I'll be honest here, it depends on what activity it is that they need to engage in. I understand how difficult the EYFS can be and the strange requirements it has. The children in my class are self directed, I had one child who wasn't for a long time but due to the ground rules and work of other children he seemed to find out where he wants to go. Since I have a small class size , the children quickly pick up on each others interests, so when Little-N was interested in dragons, castles and knights, so was everyone else. This helps to keep the children who dont know what they want, engaged in activities, Little-N is a big trend setter by the way.

As for backing off, I try to do that as much as possible. For montessori to work properly, for the children to really absorb the learning they need to be the active ones, sailing the boat as I put it. I'm just there helping them out. I try not to correct errors, for example the other day one of the children was working on the table of subtractions, instead he added all the numbers!!! I left him, when he finished and was checking his answers he realised what mistake he made. HE simply added a line to made the minus sign a plus sign. The next time he was working with subtraction he said to himself 'this is subtraction not addition'. You have to believe that the children CAN do it, you have to think it in your head and say it to your self. Children pick up on our negative thoughts and know when we don't think they know something, consequently they'll think they don't know.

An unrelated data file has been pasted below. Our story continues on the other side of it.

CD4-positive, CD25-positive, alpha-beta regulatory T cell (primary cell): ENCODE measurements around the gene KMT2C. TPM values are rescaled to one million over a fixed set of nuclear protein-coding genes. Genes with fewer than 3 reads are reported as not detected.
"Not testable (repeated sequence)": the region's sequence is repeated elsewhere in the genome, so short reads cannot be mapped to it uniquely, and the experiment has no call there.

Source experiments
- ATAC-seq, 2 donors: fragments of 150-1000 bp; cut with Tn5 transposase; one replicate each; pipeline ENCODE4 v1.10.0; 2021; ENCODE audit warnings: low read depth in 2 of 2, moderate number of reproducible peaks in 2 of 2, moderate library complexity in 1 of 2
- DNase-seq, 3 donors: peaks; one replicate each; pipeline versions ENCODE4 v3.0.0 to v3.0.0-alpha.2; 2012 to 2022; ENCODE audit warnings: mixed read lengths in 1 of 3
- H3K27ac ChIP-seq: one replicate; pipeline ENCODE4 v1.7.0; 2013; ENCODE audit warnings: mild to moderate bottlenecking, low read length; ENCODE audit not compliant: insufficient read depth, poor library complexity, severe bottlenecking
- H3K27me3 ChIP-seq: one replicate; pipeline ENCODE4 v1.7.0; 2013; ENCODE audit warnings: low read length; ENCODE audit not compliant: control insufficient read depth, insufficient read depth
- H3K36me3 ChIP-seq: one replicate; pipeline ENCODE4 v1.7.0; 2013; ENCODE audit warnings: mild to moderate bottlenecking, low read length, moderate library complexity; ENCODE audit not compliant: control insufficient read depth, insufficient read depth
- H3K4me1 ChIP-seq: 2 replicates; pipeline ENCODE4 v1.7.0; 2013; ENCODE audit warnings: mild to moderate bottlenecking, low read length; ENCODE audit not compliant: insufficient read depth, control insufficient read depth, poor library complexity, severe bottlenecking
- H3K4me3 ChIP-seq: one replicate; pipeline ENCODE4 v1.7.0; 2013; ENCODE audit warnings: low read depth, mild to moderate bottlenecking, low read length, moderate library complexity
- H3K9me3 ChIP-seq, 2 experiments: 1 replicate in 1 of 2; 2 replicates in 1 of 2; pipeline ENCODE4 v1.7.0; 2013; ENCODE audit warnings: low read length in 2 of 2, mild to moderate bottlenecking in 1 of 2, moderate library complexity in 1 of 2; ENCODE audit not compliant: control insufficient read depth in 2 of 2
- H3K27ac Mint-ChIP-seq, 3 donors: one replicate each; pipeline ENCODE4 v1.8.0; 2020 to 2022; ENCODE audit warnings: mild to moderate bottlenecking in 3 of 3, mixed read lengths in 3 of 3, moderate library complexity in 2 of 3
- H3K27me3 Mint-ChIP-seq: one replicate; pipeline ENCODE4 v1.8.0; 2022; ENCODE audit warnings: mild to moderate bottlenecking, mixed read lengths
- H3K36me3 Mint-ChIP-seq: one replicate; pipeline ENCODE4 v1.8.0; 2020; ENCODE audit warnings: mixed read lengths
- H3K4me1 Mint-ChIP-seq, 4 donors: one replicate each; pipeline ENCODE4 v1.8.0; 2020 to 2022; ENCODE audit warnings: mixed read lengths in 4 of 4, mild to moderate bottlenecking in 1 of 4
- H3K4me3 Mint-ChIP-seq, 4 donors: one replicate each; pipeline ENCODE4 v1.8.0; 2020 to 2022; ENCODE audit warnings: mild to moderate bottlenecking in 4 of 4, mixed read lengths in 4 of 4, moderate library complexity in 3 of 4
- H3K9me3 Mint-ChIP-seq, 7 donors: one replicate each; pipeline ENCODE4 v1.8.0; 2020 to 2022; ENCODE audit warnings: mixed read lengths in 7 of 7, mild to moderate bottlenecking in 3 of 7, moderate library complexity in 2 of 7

Some reception aged children are unable to sail the boat, so for them I would offer more guidance but be very in tune with them so that I can help them work out what they want to learn.

I am very interested in this as we are balancing Montessori with EYFS and this can be the hard bit!!

Our school is being moderated this year for the EYFS and I am so happy. It gives me the chance to prove to our borough that Montessori is the best. As montessorians we have everything in place to easily complete the EYFS we just need to work on the paper work, cross referencing and child profile. I don't actually teach the reception aged children, Little-N is the only reception aged child I have, however he already has scores of 8 and 9 in most area's except for the writing. Due to the nature of my work I have a responsibility to make sure the teacher who is working with the reception children does her work properly.